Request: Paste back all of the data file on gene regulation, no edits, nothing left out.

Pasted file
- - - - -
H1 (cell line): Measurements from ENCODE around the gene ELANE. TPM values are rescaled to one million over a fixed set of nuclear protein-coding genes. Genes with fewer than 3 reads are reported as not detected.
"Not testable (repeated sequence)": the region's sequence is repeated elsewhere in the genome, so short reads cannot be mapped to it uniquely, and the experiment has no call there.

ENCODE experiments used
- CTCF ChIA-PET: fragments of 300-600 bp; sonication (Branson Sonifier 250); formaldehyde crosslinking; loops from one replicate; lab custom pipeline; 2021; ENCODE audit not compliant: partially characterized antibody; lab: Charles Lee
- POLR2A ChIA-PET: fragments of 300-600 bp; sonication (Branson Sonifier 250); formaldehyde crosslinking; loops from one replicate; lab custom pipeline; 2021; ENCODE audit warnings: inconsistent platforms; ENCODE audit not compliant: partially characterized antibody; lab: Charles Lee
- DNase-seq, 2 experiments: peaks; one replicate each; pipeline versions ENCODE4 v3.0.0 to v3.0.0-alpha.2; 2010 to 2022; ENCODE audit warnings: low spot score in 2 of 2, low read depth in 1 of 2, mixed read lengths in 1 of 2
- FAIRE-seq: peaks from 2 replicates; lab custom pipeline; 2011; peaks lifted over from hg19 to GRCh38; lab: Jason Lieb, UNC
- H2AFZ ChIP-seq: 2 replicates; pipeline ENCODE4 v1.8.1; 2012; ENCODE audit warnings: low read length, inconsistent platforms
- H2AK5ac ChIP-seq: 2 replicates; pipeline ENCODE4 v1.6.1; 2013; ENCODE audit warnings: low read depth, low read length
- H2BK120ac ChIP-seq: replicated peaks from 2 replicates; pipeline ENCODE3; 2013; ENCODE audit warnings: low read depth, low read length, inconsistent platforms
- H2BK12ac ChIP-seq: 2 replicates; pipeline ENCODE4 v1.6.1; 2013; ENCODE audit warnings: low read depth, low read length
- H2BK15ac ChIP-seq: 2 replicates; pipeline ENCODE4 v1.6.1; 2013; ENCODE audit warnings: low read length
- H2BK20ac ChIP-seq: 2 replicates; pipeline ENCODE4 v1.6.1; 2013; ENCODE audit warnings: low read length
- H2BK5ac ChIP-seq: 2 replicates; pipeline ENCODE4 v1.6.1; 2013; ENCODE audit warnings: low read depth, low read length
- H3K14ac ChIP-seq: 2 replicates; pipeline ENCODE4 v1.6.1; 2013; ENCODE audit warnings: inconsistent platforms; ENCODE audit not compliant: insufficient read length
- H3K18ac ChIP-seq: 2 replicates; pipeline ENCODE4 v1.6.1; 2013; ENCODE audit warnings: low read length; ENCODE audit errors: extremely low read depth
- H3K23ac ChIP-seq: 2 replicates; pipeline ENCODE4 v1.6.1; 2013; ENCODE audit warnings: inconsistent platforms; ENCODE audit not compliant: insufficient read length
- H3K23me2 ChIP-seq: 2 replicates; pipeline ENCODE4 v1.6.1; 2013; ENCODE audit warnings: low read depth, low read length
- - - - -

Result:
H1 (cell line): Measurements from ENCODE around the gene ELANE. TPM values are rescaled to one million over a fixed set of nuclear protein-coding genes. Genes with fewer than 3 reads are reported as not detected.
"Not testable (repeated sequence)": the region's sequence is repeated elsewhere in the genome, so short reads cannot be mapped to it uniquely, and the experiment has no call there.

ENCODE experiments used
- CTCF ChIA-PET: fragments of 300-600 bp; sonication (Branson Sonifier 250); formaldehyde crosslinking; loops from one replicate; lab custom pipeline; 2021; ENCODE audit not compliant: partially characterized antibody; lab: Charles Lee
- POLR2A ChIA-PET: fragments of 300-600 bp; sonication (Branson Sonifier 250); formaldehyde crosslinking; loops from one replicate; lab custom pipeline; 2021; ENCODE audit warnings: inconsistent platforms; ENCODE audit not compliant: partially characterized antibody; lab: Charles Lee
- DNase-seq, 2 experiments: peaks; one replicate each; pipeline versions ENCODE4 v3.0.0 to v3.0.0-alpha.2; 2010 to 2022; ENCODE audit warnings: low spot score in 2 of 2, low read depth in 1 of 2, mixed read lengths in 1 of 2
- FAIRE-seq: peaks from 2 replicates; lab custom pipeline; 2011; peaks lifted over from hg19 to GRCh38; lab: Jason Lieb, UNC
- H2AFZ ChIP-seq: 2 replicates; pipeline ENCODE4 v1.8.1; 2012; ENCODE audit warnings: low read length, inconsistent platforms
- H2AK5ac ChIP-seq: 2 replicates; pipeline ENCODE4 v1.6.1; 2013; ENCODE audit warnings: low read depth, low read length
- H2BK120ac ChIP-seq: replicated peaks from 2 replicates; pipeline ENCODE3; 2013; ENCODE audit warnings: low read depth, low read length, inconsistent platforms
- H2BK12ac ChIP-seq: 2 replicates; pipeline ENCODE4 v1.6.1; 2013; ENCODE audit warnings: low read depth, low read length
- H2BK15ac ChIP-seq: 2 replicates; pipeline ENCODE4 v1.6.1; 2013; ENCODE audit warnings: low read length
- H2BK20ac ChIP-seq: 2 replicates; pipeline ENCODE4 v1.6.1; 2013; ENCODE audit warnings: low read length
- H2BK5ac ChIP-seq: 2 replicates; pipeline ENCODE4 v1.6.1; 2013; ENCODE audit warnings: low read depth, low read length
- H3K14ac ChIP-seq: 2 replicates; pipeline ENCODE4 v1.6.1; 2013; ENCODE audit warnings: inconsistent platforms; ENCODE audit not compliant: insufficient read length
- H3K18ac ChIP-seq: 2 replicates; pipeline ENCODE4 v1.6.1; 2013; ENCODE audit warnings: low read length; ENCODE audit errors: extremely low read depth
- H3K23ac ChIP-seq: 2 replicates; pipeline ENCODE4 v1.6.1; 2013; ENCODE audit warnings: inconsistent platforms; ENCODE audit not compliant: insufficient read length
- H3K23me2 ChIP-seq: 2 replicates; pipeline ENCODE4 v1.6.1; 2013; ENCODE audit warnings: low read depth, low read length